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Role of polarization in BJP’s big victory

LiveMint logoLiveMint 16-05-2014 Sanjay Kumar

The remarkable victory of the Bharatiya Janata Party (BJP) in the 16th general election is seen as an expression of the voters’ desire to see renewed economic development. Some also consider the verdict an aspirational vote. It is being argued that the people of India stood above considerations of caste and religion and voted for the BJP in large numbers. People have high aspirations—more so the young, and they see their hopes being fulfilled if the BJP comes to power and Narendra Modi becomes Prime Minister, so goes the argument.

But those who saw the electoral verdict as merely a vote for change and development or as an aspirational vote have misread it somewhat. Caste and religious considerations did play an important role in determining the choice of voters. These elections witnessed the strongest-ever polarization of upper castes in favour of the BJP and of Muslims in favour of the Congress. Nearly 60% of upper caste voters backed the BJP while 43% of Muslim voters favoured the Congress. The polarization of voters on caste and religious lines is much sharper in states like Uttar Pradesh and Bihar.

The BJP’s gains in Uttar Pradesh resulted from a combination of people’s anger against mis-governance by the Akhilesh Yadav-led Samajwadi Party (SP) in the state on the one hand and the Congress-led United Progressive Alliance government at the Centre on the other, and a very sharp polarization of voters on caste lines. The poor governance record of the state government and dissatisfaction with the central government left the voters of Uttar Pradesh with very little choice. They could have either voted for the BJP or the Bahujan Samaj Party (BSP) to demonstrate their anger.

True, a sizeable number of voters (nearly 20%) voted out of a desire for economic development and in anticipation of improvement in infrastructure like roads and schools, drinking water and electricity supplies, but the kind of upper caste polarization these elections witnessed had rarely been seen in previous polls. From among Brahmin, Rajput, Vaishya and other upper castes, more than 75% voted for the BJP.

The elections also witnessed a sharp polarization of even the Jats in favour of the BJP. Despite the Rashtriya Lok Dal’s (RLD’s) tie-up with the Congress, 75% of Jat voters backed the BJP-Apna Dal alliance. This is what explains the poor performance of the RLD and defeat of Jat leader Ajit Singh. Uttar Pradesh also witnessed reverse polarization as a large number of Muslim voters backed the SP, which suffered because of a shift of other sections of voters—even the Yadavs—away from it. Though a large number of Jatavas voted for the BSP, among other Dalits there was a huge shift in favour of the BJP.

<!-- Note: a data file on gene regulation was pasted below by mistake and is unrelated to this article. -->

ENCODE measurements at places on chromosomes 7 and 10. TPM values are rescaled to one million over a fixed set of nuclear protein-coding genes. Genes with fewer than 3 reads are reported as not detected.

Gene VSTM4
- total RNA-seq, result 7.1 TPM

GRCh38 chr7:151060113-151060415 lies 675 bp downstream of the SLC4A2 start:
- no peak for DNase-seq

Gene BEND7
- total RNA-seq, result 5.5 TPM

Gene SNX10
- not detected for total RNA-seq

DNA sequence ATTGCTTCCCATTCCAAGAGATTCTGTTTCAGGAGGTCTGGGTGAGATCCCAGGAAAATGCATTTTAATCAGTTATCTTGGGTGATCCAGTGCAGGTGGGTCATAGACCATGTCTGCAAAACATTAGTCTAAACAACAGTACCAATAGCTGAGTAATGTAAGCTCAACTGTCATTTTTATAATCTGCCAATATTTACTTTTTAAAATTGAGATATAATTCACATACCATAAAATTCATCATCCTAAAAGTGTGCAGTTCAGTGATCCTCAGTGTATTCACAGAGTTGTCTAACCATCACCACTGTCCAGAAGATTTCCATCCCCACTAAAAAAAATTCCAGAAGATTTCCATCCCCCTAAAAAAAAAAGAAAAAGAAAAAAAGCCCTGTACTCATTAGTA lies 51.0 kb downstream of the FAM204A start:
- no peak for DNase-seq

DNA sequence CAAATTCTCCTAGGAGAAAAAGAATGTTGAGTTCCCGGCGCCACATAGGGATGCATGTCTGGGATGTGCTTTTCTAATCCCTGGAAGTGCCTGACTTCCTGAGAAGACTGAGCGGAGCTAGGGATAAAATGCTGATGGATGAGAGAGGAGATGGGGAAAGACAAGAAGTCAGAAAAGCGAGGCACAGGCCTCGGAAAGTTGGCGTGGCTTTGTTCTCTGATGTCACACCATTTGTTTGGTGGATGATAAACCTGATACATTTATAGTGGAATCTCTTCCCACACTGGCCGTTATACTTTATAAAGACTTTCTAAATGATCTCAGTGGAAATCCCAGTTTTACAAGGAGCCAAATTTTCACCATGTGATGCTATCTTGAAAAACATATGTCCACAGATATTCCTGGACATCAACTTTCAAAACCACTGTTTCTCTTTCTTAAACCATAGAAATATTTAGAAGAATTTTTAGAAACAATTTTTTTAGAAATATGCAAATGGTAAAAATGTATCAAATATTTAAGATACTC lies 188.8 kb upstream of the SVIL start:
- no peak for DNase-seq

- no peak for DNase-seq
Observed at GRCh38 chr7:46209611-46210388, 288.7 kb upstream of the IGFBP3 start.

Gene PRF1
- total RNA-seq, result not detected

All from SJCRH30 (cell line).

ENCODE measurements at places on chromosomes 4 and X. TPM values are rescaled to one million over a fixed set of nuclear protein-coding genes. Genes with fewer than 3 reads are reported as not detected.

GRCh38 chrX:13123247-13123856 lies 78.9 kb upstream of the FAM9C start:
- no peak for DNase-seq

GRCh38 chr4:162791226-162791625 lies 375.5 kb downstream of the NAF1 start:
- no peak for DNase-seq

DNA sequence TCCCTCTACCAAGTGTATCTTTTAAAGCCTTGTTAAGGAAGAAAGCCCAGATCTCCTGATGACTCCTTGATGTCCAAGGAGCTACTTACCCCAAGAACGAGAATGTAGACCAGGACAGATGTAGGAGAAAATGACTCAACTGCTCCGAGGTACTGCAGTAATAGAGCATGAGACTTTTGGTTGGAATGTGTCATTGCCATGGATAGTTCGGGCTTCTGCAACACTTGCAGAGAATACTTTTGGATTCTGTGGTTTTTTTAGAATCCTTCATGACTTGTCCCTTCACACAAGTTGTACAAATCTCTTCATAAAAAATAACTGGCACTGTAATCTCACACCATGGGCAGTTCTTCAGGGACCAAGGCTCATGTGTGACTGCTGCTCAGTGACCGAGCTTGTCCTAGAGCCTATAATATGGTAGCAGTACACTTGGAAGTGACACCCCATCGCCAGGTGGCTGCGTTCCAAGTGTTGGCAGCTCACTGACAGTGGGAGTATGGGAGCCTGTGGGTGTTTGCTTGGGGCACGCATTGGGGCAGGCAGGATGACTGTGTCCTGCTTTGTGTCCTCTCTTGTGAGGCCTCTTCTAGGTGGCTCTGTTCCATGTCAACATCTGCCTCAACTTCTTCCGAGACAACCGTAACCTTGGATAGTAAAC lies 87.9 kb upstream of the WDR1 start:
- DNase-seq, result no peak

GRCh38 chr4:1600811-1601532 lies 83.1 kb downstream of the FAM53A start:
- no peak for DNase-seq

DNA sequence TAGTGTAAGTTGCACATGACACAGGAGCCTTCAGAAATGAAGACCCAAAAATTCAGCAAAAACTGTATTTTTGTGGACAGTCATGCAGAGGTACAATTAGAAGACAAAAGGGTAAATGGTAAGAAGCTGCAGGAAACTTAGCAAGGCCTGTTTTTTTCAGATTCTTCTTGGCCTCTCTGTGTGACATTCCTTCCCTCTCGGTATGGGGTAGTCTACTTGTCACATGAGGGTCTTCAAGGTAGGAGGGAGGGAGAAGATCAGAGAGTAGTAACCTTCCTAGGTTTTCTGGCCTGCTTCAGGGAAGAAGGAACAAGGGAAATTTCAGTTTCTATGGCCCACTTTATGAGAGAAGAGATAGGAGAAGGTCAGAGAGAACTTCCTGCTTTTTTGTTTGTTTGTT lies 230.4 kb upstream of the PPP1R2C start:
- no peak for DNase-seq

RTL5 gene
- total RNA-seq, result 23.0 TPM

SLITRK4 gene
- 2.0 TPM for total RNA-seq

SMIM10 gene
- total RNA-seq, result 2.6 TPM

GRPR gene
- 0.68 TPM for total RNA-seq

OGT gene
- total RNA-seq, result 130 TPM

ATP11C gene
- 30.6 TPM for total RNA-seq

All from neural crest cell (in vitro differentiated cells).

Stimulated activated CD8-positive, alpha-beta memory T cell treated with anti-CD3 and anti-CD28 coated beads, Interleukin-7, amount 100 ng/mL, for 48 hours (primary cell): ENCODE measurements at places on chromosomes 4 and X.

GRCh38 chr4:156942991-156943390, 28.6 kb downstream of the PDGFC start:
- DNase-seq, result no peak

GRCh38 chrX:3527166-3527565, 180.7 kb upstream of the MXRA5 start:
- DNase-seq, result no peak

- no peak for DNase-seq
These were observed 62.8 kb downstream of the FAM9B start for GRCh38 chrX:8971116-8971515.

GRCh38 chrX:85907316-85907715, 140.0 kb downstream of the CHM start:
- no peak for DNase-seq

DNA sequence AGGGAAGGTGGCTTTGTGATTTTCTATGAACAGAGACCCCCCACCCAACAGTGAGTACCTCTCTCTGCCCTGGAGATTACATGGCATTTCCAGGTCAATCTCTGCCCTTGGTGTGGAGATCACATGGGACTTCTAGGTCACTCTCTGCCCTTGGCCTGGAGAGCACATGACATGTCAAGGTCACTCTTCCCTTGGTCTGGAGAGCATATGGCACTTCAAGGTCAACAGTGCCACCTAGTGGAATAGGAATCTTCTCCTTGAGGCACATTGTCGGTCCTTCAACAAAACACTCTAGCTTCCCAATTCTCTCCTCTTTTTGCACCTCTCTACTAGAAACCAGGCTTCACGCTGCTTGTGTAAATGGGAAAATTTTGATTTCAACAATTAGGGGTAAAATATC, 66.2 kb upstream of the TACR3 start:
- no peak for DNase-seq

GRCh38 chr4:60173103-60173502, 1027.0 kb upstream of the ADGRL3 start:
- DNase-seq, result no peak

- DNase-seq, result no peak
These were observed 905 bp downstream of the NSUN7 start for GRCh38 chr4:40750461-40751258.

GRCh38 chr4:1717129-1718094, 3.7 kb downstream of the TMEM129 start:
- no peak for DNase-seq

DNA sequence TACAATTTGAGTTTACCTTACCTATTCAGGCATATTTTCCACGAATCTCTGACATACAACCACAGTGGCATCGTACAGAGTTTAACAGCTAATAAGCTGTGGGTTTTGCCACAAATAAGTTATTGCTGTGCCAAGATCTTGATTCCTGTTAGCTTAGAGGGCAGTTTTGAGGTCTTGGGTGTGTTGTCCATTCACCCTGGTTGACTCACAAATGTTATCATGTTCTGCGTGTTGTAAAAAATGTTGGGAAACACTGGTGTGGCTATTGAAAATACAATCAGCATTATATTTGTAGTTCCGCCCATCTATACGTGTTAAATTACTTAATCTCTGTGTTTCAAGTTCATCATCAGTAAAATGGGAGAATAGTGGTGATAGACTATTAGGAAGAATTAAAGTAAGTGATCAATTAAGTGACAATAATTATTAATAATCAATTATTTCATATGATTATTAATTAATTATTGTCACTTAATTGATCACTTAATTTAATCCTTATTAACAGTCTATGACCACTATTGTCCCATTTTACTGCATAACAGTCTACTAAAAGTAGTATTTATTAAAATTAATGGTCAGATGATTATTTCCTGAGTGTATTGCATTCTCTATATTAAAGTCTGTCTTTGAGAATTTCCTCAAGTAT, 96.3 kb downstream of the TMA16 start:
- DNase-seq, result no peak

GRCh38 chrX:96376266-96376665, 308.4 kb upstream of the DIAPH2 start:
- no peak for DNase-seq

The situation was hardly different in Bihar. Nearly 28% of voters in the state voted for a change of the central government. A large section of them voted on the issue of lack of development in Bihar and some in anticipation of better facilities like roads or better supply of electricity or drinking water.

At the same time, it is also true that by forming an alliance with Ram Vilas Paswan-led Lok Janshakti Party (LJP), the caste card which BJP played for consolidation of the Dalits, worked in its favour. From among the Paswans, the caste to which Ram Vilas Paswan himself belongs, more than 75% of voters voted for the BJP-LJP alliance, though we did not see a similar kind of polarization among other Dalit castes. The upper castes also witnessed a very strong polarization in favour of the BJP, with more than 80% of Brahmin, Rajput, Bhumihar or Kayastha voters favoring the BJP-LJP alliance. Bihar also witnessed very sharp reverse polarization as a little more than nearly two-thirds of Yadavs and Muslim voters voted for the Rashtriya Janata Dal-Congress alliance.

Yes, a large number of young voters not only in Uttar Pradesh and Bihar but elsewhere indeed voted out of aspirations and expectations, but at the same time there is evidence to suggest a huge caste polarization, mainly among the upper castes, resulted in the BJP’s remarkable victory in these elections.

The author is a professor and director of the Centre for the Study of Developing Societies

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